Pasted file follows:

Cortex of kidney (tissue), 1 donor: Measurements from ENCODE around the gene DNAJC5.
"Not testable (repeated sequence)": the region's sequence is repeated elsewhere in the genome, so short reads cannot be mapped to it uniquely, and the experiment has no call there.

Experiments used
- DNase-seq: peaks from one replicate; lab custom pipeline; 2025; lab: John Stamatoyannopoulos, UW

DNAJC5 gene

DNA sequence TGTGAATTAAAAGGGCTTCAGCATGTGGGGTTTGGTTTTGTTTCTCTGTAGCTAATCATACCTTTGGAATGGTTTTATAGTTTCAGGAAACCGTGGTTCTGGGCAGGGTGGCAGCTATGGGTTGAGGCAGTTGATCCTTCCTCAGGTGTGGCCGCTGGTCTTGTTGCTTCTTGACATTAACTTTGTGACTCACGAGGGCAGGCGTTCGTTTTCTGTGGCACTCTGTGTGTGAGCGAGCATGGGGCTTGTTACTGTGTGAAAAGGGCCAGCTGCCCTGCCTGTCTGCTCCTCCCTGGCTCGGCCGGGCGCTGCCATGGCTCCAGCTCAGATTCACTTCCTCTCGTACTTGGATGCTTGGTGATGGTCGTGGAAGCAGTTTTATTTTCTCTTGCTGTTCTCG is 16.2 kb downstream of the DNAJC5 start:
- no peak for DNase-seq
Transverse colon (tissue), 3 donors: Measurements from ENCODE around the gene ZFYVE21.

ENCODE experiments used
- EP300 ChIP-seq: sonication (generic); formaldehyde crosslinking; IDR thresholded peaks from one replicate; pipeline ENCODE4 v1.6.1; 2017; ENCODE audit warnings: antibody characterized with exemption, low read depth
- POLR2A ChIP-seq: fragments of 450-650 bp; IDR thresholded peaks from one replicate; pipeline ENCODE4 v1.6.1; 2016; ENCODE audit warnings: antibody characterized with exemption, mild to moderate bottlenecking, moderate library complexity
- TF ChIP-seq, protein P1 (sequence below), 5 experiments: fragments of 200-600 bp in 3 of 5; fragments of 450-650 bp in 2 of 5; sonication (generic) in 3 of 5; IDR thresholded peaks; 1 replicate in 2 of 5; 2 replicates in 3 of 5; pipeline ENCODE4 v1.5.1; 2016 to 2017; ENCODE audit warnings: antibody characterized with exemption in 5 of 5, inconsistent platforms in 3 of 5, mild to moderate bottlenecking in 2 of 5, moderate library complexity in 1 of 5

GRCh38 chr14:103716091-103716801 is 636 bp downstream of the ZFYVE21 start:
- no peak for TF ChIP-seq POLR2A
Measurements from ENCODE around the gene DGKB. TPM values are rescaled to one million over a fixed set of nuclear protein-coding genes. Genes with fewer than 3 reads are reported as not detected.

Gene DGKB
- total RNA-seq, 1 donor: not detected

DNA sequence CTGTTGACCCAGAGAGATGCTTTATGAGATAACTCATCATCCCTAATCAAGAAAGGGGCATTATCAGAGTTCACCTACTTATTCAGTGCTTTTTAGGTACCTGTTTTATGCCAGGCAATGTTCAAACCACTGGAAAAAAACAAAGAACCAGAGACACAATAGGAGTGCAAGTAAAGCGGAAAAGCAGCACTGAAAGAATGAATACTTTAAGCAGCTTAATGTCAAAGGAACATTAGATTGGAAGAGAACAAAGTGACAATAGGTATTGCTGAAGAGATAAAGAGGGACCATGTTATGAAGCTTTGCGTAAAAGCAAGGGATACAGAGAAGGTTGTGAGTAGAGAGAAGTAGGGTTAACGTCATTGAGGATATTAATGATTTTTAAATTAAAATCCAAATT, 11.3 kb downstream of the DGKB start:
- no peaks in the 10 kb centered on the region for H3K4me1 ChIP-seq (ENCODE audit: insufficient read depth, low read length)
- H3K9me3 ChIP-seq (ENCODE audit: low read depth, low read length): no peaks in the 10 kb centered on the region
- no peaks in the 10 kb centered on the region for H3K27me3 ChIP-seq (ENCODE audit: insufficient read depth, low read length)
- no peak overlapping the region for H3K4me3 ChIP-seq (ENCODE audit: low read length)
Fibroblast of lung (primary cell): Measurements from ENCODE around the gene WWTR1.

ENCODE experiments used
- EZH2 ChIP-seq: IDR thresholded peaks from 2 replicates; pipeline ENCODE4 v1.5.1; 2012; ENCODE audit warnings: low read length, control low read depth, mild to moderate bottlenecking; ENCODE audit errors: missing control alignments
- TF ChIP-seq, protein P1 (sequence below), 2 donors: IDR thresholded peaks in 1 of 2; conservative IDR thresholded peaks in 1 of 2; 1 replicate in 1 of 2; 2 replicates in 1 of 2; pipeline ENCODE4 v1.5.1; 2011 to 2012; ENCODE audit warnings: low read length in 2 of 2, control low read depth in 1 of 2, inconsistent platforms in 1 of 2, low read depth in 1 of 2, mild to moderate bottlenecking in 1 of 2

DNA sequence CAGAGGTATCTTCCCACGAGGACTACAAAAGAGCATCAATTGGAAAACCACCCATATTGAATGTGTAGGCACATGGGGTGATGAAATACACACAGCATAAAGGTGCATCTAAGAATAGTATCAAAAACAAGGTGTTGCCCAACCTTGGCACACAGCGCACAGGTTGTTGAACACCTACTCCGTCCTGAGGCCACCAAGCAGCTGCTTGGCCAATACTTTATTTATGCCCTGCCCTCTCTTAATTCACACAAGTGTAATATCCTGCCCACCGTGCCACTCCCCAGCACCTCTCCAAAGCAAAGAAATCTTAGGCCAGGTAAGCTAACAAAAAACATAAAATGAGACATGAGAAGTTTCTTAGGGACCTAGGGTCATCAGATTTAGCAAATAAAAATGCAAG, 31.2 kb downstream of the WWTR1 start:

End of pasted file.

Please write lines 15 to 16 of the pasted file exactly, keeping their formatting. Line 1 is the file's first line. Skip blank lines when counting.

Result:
Measurements from ENCODE around the gene DGKB. TPM values are rescaled to one million over a fixed set of nuclear protein-coding genes. Genes with fewer than 3 reads are reported as not detected.

Gene DGKB